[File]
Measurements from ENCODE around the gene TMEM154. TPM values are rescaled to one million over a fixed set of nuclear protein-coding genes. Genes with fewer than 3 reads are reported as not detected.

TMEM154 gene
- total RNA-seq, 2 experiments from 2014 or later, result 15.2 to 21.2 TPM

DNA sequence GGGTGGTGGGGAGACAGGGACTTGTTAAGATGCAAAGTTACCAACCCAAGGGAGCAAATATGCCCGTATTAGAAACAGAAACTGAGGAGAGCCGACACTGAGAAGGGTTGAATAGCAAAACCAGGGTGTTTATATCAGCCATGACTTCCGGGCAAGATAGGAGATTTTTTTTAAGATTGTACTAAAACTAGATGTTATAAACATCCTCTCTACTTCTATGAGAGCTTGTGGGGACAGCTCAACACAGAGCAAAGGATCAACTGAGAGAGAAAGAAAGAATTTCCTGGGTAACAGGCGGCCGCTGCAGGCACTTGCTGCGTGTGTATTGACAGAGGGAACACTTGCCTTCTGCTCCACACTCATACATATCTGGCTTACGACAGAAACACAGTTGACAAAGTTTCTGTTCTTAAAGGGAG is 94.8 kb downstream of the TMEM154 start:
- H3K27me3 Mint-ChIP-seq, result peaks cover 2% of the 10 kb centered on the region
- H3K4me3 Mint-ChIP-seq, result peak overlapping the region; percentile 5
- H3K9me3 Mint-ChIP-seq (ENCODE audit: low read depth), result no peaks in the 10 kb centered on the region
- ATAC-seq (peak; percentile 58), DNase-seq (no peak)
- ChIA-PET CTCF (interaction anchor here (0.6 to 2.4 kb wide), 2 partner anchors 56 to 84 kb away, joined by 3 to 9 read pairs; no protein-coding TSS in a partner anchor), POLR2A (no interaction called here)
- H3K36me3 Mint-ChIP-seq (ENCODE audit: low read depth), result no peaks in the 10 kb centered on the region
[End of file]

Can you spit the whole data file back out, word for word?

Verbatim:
Measurements from ENCODE around the gene TMEM154. TPM values are rescaled to one million over a fixed set of nuclear protein-coding genes. Genes with fewer than 3 reads are reported as not detected.

TMEM154 gene
- total RNA-seq, 2 experiments from 2014 or later, result 15.2 to 21.2 TPM

DNA sequence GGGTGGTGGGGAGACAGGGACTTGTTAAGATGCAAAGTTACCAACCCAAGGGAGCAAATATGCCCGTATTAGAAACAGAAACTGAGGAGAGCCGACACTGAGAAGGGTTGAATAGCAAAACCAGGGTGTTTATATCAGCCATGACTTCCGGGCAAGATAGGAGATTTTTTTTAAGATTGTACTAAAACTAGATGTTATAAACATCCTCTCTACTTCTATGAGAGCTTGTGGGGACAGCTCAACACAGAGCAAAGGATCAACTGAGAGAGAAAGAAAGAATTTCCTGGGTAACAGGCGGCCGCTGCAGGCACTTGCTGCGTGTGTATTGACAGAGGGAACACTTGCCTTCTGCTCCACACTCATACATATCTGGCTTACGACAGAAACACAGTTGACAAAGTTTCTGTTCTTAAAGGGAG is 94.8 kb downstream of the TMEM154 start:
- H3K27me3 Mint-ChIP-seq, result peaks cover 2% of the 10 kb centered on the region
- H3K4me3 Mint-ChIP-seq, result peak overlapping the region; percentile 5
- H3K9me3 Mint-ChIP-seq (ENCODE audit: low read depth), result no peaks in the 10 kb centered on the region
- ATAC-seq (peak; percentile 58), DNase-seq (no peak)
- ChIA-PET CTCF (interaction anchor here (0.6 to 2.4 kb wide), 2 partner anchors 56 to 84 kb away, joined by 3 to 9 read pairs; no protein-coding TSS in a partner anchor), POLR2A (no interaction called here)
- H3K36me3 Mint-ChIP-seq (ENCODE audit: low read depth), result no peaks in the 10 kb centered on the region